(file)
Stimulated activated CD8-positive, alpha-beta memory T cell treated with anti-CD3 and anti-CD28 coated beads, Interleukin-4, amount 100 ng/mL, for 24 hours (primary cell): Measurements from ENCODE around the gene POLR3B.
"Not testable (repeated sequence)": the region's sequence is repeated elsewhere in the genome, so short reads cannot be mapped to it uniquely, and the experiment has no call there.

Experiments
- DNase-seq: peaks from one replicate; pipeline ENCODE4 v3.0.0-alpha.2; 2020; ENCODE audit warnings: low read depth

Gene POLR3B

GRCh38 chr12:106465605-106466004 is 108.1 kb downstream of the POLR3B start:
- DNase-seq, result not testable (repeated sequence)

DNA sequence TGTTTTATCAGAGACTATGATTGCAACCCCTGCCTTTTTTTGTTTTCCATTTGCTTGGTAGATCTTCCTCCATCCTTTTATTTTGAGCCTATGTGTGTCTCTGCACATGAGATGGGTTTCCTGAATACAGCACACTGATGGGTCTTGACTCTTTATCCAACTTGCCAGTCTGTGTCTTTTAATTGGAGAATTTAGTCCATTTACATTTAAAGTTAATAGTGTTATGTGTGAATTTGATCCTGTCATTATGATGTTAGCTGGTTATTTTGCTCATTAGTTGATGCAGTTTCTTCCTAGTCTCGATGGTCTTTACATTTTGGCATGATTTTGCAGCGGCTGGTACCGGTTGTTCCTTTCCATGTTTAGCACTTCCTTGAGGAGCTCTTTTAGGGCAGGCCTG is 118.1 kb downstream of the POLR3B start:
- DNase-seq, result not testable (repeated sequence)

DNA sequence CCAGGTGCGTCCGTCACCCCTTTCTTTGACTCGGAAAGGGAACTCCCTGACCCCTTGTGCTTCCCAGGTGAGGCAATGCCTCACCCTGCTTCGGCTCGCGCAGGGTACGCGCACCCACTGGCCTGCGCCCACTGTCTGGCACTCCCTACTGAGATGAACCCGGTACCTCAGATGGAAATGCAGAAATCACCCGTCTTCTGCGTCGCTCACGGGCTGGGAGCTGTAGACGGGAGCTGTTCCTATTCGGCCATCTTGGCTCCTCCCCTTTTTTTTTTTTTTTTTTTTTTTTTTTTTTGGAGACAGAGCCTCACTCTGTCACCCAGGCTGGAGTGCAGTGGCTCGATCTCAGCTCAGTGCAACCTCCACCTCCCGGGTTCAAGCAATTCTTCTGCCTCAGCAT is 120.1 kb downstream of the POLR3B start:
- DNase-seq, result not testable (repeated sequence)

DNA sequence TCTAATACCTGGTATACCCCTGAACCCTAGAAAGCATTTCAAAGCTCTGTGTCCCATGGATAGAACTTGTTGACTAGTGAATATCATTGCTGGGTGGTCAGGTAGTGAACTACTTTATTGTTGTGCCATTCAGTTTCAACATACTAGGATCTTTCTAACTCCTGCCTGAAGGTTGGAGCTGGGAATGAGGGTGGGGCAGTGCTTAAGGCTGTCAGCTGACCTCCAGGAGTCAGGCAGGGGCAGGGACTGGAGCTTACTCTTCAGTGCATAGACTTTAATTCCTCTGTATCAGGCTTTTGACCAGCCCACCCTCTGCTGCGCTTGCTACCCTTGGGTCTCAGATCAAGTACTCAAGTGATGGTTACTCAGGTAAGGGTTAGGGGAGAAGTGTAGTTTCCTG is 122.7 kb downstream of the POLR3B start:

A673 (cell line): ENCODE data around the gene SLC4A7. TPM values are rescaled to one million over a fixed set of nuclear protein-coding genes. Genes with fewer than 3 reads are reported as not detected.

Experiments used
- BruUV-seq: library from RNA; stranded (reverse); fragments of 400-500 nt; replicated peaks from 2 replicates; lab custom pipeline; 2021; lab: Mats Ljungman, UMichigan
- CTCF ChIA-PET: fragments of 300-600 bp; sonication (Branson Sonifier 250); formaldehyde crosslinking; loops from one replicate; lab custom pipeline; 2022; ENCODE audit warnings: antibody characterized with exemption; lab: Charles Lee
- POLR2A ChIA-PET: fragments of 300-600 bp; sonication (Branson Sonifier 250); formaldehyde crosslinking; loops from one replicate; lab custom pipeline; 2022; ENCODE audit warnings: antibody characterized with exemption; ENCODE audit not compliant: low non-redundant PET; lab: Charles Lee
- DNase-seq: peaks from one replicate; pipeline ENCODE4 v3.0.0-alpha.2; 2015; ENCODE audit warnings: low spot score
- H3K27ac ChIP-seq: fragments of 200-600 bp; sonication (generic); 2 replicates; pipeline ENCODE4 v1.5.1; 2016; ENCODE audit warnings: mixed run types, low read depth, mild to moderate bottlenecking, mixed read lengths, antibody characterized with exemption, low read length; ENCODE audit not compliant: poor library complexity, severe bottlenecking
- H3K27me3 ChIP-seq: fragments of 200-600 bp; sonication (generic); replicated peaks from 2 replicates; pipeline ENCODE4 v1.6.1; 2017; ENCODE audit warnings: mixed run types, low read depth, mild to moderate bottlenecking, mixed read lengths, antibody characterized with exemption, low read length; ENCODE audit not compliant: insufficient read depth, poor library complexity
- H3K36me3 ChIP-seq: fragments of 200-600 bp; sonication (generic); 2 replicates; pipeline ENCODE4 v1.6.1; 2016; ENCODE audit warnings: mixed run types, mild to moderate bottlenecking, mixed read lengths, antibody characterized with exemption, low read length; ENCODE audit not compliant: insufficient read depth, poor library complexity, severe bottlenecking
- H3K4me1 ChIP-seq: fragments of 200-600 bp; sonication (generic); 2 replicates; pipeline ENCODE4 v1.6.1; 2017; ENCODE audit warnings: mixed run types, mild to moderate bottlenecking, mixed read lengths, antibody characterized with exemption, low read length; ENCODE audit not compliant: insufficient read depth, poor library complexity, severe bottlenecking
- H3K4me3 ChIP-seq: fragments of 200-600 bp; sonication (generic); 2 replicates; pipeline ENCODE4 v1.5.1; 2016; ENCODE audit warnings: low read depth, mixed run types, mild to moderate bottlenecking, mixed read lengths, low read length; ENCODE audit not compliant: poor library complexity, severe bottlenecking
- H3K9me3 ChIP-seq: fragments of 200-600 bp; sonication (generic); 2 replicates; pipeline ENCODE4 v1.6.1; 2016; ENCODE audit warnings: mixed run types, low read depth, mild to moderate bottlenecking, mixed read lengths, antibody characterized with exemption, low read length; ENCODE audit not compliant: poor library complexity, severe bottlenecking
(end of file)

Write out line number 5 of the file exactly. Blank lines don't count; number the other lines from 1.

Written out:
Gene POLR3B